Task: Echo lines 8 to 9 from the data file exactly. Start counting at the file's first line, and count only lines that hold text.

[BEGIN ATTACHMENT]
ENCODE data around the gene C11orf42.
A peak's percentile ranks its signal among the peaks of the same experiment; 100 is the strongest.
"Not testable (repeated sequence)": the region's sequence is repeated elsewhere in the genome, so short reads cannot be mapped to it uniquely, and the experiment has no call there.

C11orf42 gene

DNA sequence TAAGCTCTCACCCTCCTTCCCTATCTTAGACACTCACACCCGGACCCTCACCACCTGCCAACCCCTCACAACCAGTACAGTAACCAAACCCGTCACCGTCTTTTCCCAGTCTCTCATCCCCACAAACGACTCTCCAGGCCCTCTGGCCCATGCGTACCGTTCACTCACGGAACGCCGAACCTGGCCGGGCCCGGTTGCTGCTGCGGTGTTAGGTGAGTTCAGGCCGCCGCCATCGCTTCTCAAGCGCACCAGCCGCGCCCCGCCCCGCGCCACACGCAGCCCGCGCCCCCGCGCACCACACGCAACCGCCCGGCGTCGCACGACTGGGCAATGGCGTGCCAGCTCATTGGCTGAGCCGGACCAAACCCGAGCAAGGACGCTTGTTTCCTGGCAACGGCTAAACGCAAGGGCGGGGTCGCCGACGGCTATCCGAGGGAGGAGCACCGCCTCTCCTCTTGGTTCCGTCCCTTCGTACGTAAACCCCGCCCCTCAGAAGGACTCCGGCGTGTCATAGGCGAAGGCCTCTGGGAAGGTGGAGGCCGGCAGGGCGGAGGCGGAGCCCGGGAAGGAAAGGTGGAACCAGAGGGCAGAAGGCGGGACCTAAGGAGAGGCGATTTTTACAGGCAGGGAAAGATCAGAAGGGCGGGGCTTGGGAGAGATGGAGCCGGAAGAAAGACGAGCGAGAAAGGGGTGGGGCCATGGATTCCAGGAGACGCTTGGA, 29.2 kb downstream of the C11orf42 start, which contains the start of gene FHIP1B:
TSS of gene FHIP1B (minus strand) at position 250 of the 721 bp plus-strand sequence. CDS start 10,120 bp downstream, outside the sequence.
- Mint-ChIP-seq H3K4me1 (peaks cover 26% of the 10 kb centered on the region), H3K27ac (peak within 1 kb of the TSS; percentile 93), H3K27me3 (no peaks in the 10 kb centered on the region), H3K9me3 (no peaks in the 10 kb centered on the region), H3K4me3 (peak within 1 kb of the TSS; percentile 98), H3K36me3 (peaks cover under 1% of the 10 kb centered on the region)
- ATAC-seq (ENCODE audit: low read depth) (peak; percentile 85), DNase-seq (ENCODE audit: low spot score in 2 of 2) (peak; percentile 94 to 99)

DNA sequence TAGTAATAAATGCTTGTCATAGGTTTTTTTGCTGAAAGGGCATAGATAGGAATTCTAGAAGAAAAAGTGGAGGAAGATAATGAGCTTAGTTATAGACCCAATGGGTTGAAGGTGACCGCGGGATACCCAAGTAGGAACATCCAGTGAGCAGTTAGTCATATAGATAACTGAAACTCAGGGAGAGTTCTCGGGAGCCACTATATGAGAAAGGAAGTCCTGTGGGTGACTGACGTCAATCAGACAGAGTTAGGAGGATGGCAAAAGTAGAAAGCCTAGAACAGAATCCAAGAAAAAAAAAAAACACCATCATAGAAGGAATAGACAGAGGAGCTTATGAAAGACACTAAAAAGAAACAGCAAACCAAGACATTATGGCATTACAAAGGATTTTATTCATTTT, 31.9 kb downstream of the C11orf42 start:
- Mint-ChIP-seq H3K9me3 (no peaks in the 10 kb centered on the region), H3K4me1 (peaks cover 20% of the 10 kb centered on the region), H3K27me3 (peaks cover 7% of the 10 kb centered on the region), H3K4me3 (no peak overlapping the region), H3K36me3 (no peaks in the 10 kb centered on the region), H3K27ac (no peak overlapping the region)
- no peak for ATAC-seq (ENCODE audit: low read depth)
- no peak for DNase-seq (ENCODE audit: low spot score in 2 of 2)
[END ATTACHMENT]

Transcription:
- ATAC-seq (ENCODE audit: low read depth) (peak; percentile 85), DNase-seq (ENCODE audit: low spot score in 2 of 2) (peak; percentile 94 to 99)

DNA sequence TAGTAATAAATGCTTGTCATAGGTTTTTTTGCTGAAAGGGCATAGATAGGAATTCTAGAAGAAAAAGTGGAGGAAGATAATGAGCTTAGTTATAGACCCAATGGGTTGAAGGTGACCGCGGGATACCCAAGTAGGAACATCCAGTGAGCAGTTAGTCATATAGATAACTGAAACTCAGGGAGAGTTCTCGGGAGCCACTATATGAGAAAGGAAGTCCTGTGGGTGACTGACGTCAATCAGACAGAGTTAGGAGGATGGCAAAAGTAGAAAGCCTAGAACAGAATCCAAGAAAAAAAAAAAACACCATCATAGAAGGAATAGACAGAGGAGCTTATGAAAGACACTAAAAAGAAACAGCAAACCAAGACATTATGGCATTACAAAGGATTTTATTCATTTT, 31.9 kb downstream of the C11orf42 start: